Sonic and Mario

The 80s and 90s were the age of video game mascots. Every company wanted that signature character who they could stick on lunchboxes, t-shirts and, of course, as many of their games as possible. But for every Mario and Sonic, there were a slew of wannabes who, rather than jumping on the bandwagon, just clawed and grasped onto the wheels with every ounce of their ‘TOTALLY RADICAL’ strength. Copycats were abound and thanks to what sold for kids in the 80s and 90s (or at least what company execs thought sold for kids in the 80s and 90s) every mascot was a super cool, totally awesome, almost-always-an-animal with attidude, dude! This did nothing in those mascots’ favour, as times changed and the market’s supposed want for kid-cool characters disappeared as those same kids grew up and wanted better. So, the timeless characters over at Nintendo and Sega lived on whilst the others have been reduced to being mentioned on a blog…

My main issue with such video game mascots was the overwhelming need to make them as arrogant as possible. The very epitome of inflated egos is the infamous Bubsy the Bobcat. Everything about him, from his smug grin to his ‘EXTREME’ exclamation mark shirt makes me want to strangle him. Everything about him embodies what creating a video game mascot was about back then – making him cool to the point that he eventually just suffered a fate similar to that of the Simpson’s Poochie (note: Poochie died on the way back to his home planet). Bubsy was the mascot of the now defunct Accolade – who was founded by leavers of Activision – and before creating the Bobcat series of games they were mainly known for Star Control and Test Drive. Bubsy in: Claws Encounters of the Furred Kind was the first game in a series of pun-filled platformers that looked to launch from the success of the very similar (but superior) Sonic and Super Mario franchises. The game, and the aforementioned Bobcat himself, was hyped up to the highest degree across every major games magazine and advertising outlet – marketing itself as the best thing since the moustached plumber. However, the game, although it was met with mixed to fairly good reviews, was definitely not what it was cracked up to be. He collected yarn balls from evil sneezing aliens, for crying out loud!


It seemed from this point on though that the ego of ol’ Bubsy was already too huge to control as instead of maybe tweaking the formula slightly to make the game better or toning down his attitude, he was forced onto another three games that were all as mediocre as the one that came before it. However, mediocre doesn’t even begin to cover Bubsy 3D: Furbitten Planet – hitting the top spots on the worst games lists even to this day. Its release unfortunately conincided with Mario 64 which made the already horrific excuse for a 3D platformer look even worse in comparison, with its dreadful controls that made doing anything other than walking a straight line a cause for ripping your own eyes out and untextured platforms that were accompanied by fourth wall breaking (read: irritating and desperate) comments from Bubsy such as “Aren’t these developers great?! What would a platform game be without platforms?!”. It was nigh on impossible to play and even if you found a way to, you just didn’t want to once you’d been subjected to it for more than a minute. Bubsy also had a pilot of his own TV show which thankfully didn’t make it past the first episode but if you wanted to subject yourself to it… WHAT COULD POSSIBLY GO WRONG?!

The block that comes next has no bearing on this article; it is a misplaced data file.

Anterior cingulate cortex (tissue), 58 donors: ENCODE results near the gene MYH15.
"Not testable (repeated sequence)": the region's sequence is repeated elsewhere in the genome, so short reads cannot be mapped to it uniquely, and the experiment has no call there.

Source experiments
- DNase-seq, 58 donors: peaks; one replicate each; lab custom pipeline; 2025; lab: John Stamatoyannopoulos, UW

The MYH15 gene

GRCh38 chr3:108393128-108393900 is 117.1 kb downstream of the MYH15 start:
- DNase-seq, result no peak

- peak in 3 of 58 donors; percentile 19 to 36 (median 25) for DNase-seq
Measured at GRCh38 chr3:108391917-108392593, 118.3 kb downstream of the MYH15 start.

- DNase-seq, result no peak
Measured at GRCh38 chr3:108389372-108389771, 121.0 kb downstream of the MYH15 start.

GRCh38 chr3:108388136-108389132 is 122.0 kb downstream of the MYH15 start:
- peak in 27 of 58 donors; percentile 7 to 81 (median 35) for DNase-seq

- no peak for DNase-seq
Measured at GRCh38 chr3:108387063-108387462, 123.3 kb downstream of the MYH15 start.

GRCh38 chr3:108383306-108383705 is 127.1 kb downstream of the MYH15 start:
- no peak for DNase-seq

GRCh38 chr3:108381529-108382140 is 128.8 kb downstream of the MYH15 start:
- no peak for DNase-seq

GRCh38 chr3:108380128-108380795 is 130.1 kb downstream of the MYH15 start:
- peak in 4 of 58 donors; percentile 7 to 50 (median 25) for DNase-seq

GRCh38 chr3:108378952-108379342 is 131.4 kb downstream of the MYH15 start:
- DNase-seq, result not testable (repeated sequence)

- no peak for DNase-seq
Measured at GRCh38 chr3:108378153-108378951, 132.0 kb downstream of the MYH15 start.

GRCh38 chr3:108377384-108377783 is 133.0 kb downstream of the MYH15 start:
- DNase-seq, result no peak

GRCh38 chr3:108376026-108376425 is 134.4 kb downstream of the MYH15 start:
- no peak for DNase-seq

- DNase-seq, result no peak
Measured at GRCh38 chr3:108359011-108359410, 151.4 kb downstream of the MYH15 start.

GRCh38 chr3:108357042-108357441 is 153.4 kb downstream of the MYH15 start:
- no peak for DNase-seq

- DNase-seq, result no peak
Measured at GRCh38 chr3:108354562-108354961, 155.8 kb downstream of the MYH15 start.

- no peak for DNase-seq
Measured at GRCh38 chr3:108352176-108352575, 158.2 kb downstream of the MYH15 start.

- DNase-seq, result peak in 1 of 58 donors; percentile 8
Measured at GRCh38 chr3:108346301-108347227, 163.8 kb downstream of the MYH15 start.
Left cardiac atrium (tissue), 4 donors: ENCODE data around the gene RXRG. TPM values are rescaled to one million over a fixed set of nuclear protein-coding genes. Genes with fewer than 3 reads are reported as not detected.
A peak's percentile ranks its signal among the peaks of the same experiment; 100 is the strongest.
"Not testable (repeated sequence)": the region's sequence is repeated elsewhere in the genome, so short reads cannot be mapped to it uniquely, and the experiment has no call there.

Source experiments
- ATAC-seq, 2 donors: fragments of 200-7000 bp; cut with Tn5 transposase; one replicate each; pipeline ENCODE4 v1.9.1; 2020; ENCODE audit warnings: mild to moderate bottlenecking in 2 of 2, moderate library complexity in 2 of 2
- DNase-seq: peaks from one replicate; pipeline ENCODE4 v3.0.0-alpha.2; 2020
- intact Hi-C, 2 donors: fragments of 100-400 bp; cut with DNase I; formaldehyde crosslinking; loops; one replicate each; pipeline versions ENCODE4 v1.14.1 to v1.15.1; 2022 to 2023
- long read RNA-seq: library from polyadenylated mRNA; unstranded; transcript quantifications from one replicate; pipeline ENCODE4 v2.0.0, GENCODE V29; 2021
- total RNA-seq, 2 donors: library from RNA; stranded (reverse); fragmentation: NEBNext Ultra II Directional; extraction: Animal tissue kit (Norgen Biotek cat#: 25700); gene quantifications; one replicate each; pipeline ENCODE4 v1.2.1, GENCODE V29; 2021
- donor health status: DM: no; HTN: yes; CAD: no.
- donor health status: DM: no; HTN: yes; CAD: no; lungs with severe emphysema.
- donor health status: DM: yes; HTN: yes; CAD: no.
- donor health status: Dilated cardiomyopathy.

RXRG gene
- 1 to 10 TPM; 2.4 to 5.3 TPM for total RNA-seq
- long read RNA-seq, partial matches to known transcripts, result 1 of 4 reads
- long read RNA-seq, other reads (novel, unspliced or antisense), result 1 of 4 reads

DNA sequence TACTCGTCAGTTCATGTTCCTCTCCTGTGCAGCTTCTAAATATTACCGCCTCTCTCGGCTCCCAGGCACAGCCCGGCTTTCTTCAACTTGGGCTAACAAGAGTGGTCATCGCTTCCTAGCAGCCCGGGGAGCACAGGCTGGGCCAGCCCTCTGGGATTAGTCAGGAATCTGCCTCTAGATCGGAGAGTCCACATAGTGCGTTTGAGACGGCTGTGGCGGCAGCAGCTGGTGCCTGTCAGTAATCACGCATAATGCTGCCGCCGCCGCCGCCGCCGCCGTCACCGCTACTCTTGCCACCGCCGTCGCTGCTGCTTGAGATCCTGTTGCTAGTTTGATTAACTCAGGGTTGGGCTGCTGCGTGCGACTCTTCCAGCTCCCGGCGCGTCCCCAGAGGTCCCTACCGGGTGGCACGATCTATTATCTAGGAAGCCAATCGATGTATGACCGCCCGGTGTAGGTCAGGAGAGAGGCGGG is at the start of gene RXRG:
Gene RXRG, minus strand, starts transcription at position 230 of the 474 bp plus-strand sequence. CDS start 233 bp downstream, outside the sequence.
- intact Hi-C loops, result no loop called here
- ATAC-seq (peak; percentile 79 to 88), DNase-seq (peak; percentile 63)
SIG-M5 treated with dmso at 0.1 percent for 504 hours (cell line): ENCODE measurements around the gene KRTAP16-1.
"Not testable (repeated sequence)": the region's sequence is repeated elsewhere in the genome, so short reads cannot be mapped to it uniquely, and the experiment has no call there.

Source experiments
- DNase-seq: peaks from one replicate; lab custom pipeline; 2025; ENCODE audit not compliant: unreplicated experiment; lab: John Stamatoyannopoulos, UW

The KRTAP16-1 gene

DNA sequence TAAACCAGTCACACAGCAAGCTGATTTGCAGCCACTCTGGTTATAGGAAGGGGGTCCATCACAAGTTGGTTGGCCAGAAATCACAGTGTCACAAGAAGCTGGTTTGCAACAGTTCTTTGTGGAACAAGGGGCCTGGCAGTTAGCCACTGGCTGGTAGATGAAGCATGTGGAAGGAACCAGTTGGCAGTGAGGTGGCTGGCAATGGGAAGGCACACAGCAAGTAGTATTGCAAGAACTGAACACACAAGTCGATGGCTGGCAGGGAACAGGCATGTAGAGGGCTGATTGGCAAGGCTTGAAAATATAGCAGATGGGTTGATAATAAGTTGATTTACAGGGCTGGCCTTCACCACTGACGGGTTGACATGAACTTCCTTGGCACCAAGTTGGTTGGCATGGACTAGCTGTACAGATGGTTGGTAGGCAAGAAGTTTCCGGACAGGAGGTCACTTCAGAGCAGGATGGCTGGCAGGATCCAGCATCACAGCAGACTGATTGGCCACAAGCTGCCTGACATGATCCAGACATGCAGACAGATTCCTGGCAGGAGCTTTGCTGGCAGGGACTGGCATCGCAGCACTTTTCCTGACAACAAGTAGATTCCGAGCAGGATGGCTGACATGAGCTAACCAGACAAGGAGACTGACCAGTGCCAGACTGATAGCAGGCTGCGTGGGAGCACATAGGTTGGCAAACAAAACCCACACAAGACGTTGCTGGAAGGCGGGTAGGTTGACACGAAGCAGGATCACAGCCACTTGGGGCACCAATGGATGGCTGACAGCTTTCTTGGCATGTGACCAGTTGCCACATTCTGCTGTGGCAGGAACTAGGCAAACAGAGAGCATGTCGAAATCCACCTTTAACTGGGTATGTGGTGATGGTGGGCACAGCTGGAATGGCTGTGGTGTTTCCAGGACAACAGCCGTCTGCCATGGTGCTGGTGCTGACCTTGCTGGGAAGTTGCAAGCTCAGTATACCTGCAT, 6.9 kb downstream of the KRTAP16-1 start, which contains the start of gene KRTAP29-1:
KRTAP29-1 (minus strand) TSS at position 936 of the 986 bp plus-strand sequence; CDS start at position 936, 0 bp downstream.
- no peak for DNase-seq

Bonk coming out of a lizard's mouth  Bonk game cover
Of course, some mascots weren’t nearly as bad as Bubsy. Bonk was the mascot for the NEC TurboGrafx-16 console and he was adorable. Based on a comic book character called PC-Genjin, the Genjin being a play on PC engine and the PC standing for Pithecanthropus Computerurus (his ficticious species), he became so popular that a game was built around him and his adventures thus the Bonk/BC Kid/PC-Genjin games were born. Bonk’s namesake was based on the fact that he really enjoys bonking things with his oversized noggin until they die, a unique addition to the world of platforming characters that other Sonic and Mario imitators seemed to miss. Bonk’s games – especially the first in the series – was one of those titles that made you want to buy the console it was exclusive to despite there being nothing else worth buying it for – they were that cool, especially when he hung onto cliff faces with his teeth. Bonk’s games have all been consistently great and he was even ready for a comeback last year with ‘Bonk: Brink of Extinction’ for Wii, Playstation and Xbox however the closure of Hudson Soft’s US branch led to its cancellation. Bonk was even remodelled for a new game called Air Zonk as a futuristic punk, with its sequels realeased just in time for an actual cyborg version of Bonk (Zonk) to become the mascot for the newest console, the TurboDuo. This shoot ’em up was a distinct change of pace for NEC who obviously wanted to get with the times and made a half decent game out of it whilst never forgetting the little guy that made it all happen.

With all of video game’s animated mascots that have been forgotten by gamers gone by, it’s also time to remember another mascot – one that was merely human – that deserves recognition in a mascot world dominated by Nintendo and Sega. And that man is Segata Sanshiro. May he forever be in our minds, our hearts and, for the love of God, BUY A SEGA SATURN!

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